Happiness Superpowers – Part 3: Gratitude

When I was about to get married a common piece of marriage advice that I often received at bridal showers and pre-wedding events was, “Never go to bed angry.” It’s great advice. A similar piece of wisdom for anyone who chooses to embark on the goal of living a fulfilling and happy life is, “Never go to bed without being grateful.”

Gratitude is one of the key happiness superpowers that we have as humans. It’s one of the most powerful weapons we have in our arsenal to truly change our lives for the better. The importance of gratitude for happiness and well-being may not be new to you. I know I’ve talked about it in previous blogs, as well as in Good Morning, Life! – it’s part of my happiness formula! The amazing thing is that gratitude literally has the power to rewire our brains. It’s truly remarkable.

Gratitude rewires the brain

As I learned from research, which I share in Good Morning, Life!, our brains have neuroplasticity that allows them to physically change depending on the thoughts we feed them. Repeated thoughts and behaviour build neural networks in our brains that make those thoughts and behaviours come easier the next time. This is what we call habits. It’s also why we can find ourselves on autopilot doing routine tasks.

Unfortunately, our brains also have a natural negativity bias, so left unchecked the neural pathways we may have built throughout our lives may be causing negativity and unhappiness. The good news is that by being aware of our thoughts and choosing more positive ones, we can build new neural networks that lead to positivity and feelings of happiness.

As psychologist Shawn Achor posits in his very popular and entertaining Ted Talk, The Happy Secret to Better Work, “It’s not necessarily the reality that shapes us but the lens through which your brain views the world that shapes your reality. And if we can change the lens, not only can we change your happiness but we can change every single educational and business outcome at the same time.”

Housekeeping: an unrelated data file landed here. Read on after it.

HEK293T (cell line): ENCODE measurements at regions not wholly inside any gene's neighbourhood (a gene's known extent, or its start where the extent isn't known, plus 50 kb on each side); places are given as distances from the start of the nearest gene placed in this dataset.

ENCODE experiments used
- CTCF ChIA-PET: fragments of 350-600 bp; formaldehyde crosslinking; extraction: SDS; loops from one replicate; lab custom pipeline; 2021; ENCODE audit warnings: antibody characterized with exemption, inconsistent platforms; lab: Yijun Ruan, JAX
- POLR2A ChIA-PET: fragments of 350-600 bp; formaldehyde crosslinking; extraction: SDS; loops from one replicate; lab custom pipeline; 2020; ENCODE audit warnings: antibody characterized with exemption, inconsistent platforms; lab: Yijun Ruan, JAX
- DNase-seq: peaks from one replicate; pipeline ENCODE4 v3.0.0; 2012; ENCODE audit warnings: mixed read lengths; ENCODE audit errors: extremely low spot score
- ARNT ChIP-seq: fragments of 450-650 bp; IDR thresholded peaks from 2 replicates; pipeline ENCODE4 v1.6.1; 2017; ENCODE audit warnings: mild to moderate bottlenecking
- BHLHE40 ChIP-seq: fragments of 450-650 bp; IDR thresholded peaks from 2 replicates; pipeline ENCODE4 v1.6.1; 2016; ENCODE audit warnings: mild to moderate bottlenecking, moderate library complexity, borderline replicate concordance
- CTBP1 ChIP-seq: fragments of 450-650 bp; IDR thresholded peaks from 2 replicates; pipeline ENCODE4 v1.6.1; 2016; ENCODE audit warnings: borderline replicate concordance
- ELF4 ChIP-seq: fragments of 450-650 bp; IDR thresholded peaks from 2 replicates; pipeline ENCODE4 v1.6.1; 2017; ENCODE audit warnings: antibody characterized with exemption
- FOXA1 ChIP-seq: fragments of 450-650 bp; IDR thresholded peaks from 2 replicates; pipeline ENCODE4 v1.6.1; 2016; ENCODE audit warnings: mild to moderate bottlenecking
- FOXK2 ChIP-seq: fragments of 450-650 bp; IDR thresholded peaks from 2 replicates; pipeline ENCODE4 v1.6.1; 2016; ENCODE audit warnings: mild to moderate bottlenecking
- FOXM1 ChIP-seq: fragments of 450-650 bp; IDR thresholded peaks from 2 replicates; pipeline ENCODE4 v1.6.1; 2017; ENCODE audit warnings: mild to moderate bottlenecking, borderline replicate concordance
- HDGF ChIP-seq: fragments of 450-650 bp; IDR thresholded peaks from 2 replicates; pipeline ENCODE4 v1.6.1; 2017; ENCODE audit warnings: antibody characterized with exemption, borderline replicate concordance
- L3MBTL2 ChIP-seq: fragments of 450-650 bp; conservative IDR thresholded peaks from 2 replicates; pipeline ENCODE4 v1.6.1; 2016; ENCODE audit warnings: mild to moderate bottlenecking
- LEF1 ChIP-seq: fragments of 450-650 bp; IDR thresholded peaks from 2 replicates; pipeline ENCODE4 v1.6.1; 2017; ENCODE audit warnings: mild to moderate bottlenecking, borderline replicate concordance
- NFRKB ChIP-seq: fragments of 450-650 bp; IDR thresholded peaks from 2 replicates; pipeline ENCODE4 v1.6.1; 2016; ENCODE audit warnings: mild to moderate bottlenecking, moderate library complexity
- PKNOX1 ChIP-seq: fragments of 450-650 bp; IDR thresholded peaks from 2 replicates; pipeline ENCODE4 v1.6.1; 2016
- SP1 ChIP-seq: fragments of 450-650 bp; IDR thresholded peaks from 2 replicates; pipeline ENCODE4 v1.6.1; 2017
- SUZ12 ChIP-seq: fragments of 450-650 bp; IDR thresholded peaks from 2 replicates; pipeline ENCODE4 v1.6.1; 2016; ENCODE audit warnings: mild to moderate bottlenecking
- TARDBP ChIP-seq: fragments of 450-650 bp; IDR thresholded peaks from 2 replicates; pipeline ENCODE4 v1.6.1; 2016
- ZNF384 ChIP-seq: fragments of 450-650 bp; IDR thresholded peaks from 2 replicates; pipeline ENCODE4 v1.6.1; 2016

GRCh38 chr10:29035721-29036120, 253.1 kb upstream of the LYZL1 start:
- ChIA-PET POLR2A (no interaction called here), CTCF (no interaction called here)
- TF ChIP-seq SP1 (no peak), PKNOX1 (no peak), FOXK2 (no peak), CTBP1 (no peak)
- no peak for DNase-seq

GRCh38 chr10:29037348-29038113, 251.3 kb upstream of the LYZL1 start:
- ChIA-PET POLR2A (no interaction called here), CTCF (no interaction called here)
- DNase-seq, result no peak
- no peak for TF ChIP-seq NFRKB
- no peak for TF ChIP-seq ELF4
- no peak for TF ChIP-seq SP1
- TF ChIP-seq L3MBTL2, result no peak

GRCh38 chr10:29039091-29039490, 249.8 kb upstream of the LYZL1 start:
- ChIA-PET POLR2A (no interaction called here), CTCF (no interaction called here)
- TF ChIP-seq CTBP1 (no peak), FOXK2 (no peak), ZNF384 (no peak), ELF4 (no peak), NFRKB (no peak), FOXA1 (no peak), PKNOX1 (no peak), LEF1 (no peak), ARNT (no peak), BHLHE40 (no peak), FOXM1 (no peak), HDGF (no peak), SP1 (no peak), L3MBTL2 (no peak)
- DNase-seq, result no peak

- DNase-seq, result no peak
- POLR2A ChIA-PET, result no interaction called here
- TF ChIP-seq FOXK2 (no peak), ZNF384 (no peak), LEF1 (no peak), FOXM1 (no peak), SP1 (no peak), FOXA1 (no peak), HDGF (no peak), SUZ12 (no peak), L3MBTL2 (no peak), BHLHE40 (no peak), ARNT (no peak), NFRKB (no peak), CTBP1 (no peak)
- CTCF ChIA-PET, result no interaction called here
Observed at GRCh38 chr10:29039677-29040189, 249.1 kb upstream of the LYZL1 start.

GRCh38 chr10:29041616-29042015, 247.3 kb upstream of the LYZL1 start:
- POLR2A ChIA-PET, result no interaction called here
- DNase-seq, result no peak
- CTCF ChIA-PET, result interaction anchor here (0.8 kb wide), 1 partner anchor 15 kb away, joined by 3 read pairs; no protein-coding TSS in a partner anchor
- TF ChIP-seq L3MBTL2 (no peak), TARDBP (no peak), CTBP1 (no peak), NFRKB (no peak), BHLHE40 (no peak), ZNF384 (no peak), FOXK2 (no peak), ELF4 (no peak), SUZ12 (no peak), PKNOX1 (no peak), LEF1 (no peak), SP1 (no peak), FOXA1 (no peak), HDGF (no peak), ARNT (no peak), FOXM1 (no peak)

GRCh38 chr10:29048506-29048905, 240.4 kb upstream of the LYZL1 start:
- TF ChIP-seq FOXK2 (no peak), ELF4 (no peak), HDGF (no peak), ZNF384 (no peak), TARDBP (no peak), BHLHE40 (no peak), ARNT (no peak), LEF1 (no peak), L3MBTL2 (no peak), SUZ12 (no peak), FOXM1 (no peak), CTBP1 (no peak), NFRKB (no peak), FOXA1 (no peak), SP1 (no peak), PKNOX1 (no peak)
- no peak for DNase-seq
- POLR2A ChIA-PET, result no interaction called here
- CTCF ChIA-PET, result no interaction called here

Changing the lens with gratitude

The key is to build a gratitude practice into daily routines, so it becomes a habit. There are many potential opportunities. I know when I was young we would say “Grace” before dinner and give thanks for food, loved ones, etc. And since dinner is an everyday meal, it’s a great occasion to build a habit around. I wish I had continued that practice into adulthood, but it’s never too late to start again.

Gratitude can be practiced in the morning; like I did pre-COVID when writing in my journal on my morning train commute to work every day. It can be done in the evening; as I now do with my boys as we each say three things we are thankful for as I tuck them into bed at night. Even if they are thankful for Minecraft every night, it’s still a good habit for them to think about the things they’re grateful for each day.

It doesn’t matter when and how we do it, just as long as we do it! It has other important benefits also.

Gratitude for wellness and mental health

By Googling “gratitude and mental health” I can find a myriad of articles and studies from a wide range of health professionals outlining the many benefits of gratitude. One website lists the following health benefits found in studies on gratitude:

Think of gratitude as preventative medicine. It’s never too early or late to start tapping into gratitude for health, wellness and happiness!

Tap into happiness superpowers: Trust, Curiosity and Gratitude

That closes out the three-part series on our happiness superpowers. Now, it’s time to dive into the powers of Trust, Curiosity, and Gratitude and discover true happiness in our daily lives. It’s possible, it just takes intention and action, one day at a time.

Happy World Happiness Day!!

Author: Barbara

Barbara Demone is a graduate of Ivey Business School at Western University and holds an executive level role in a government agency in the financial services industry. Her vision is to bring compassion, joy and love to the world, by being her best, most authentic self and inspiring others to be their best. She sees a strong correlation between mindfulness and authenticity with success and fulfillment in business and in life. Her goal is to live her life in presence and mindful awareness and encourage others to do the same. Barbara lives near Toronto, Ontario with her husband and two boys.

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